Several times every year, the PLA and the Indian Army meet at five designated Border Personnel Meeting (BPM) points along the 3,488-km long Line of Actual Control (LAC); in Ladakh (Chushul and DBO), in Arunachal (Bumla and Kibithoo) and in Nathu-la in Sikkim.

Local commanders (usually the brigade commanders) meet their Chinese counterparts to sort out differences on local issues, but also to get know each other. This is an excellent confidence building measures during which ‘gifts’ such cigarettes, liquors, etc are exchanged. The fact that it was not held on October 1 shows that the PLA is not ready to close the chapter.

India Today commented: “the suspension of scheduled confidence-building measure between the two militaries comes at a time when China appears to be reaching out to India to normalise relations after the Doklam stand-off.”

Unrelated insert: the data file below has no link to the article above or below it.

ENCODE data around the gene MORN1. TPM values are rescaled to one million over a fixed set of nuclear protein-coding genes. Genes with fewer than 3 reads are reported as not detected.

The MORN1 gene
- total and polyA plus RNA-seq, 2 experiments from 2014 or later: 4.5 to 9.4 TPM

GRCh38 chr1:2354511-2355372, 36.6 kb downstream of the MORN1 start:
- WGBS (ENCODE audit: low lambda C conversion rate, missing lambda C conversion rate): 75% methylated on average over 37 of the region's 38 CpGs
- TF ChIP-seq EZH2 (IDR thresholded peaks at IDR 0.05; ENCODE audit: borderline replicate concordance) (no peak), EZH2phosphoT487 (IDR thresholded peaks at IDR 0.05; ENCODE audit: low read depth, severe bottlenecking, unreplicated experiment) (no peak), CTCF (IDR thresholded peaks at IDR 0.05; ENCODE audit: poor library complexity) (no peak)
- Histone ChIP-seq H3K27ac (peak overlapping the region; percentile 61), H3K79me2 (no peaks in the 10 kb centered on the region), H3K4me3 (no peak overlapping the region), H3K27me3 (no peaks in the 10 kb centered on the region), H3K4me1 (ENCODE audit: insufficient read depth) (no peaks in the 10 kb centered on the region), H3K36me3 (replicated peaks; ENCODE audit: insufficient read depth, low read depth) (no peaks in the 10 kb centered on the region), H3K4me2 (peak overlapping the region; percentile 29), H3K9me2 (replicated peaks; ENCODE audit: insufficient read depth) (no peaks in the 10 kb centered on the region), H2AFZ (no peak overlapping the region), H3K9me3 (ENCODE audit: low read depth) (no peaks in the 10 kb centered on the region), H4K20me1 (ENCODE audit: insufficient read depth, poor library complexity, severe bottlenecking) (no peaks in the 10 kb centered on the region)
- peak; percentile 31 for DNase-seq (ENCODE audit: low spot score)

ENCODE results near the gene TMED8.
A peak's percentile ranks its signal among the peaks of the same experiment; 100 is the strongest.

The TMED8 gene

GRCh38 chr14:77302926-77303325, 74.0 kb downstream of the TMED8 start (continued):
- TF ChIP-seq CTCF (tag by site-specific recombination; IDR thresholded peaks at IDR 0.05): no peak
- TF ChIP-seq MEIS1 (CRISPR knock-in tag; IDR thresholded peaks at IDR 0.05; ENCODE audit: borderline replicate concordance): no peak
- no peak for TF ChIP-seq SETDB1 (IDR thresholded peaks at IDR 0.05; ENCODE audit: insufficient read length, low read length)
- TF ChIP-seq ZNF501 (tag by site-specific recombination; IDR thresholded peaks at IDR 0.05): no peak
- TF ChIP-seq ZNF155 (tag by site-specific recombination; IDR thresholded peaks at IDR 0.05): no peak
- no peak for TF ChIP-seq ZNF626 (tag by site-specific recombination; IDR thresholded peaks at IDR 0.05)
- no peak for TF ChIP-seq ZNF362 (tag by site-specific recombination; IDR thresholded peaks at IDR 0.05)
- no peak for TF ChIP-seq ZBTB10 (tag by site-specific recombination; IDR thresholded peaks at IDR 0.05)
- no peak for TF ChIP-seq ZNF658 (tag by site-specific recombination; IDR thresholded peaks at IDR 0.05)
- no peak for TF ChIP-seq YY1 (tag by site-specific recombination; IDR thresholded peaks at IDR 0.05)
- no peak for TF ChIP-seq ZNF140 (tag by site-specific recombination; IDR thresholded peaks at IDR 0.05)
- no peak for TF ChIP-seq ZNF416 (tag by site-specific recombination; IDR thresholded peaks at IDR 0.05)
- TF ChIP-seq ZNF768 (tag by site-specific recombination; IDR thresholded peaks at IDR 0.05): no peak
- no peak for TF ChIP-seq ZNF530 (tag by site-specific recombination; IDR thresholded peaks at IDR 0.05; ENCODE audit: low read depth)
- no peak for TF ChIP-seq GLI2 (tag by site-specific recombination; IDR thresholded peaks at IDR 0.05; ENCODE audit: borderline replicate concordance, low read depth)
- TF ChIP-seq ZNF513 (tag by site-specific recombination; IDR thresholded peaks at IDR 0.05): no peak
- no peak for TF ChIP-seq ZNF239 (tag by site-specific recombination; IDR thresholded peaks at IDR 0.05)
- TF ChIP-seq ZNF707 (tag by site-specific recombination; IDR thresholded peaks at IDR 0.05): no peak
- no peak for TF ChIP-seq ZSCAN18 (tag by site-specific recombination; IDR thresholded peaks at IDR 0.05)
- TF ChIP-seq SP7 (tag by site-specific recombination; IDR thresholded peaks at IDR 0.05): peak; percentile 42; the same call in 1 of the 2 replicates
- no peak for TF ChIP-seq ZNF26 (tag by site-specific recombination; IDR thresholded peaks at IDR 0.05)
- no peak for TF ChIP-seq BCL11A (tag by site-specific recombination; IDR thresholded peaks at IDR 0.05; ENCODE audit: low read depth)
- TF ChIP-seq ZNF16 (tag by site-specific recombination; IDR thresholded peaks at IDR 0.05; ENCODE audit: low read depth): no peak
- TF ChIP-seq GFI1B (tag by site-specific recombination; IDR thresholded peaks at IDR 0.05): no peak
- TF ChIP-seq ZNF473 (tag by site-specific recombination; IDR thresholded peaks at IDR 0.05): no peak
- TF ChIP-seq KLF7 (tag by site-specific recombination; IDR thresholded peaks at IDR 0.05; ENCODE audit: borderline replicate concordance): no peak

But that is not all: the annual joint exercise between the Indian Army and the PLA will not be held in 2017.

Called ‘Hand-in-Hand’, it was held in Pune last year. The Indian and Chinese troops simulated counter-terrorism scenarios and worked together during a couple of weeks. Again a good CBM cancelled. In March 2017, Delhi wrote to Beijing to start the initial planning process; no answer from China.

China has also not provided data for the Sutlej and the Yarlung Tsangpo, as per the agreement signed by the two countries. Some vague excuses have been given for not doing so.

In this morose context, an incident took place in Dharamsala, the hometown of the Dalai Lama in Himachal Pradesh.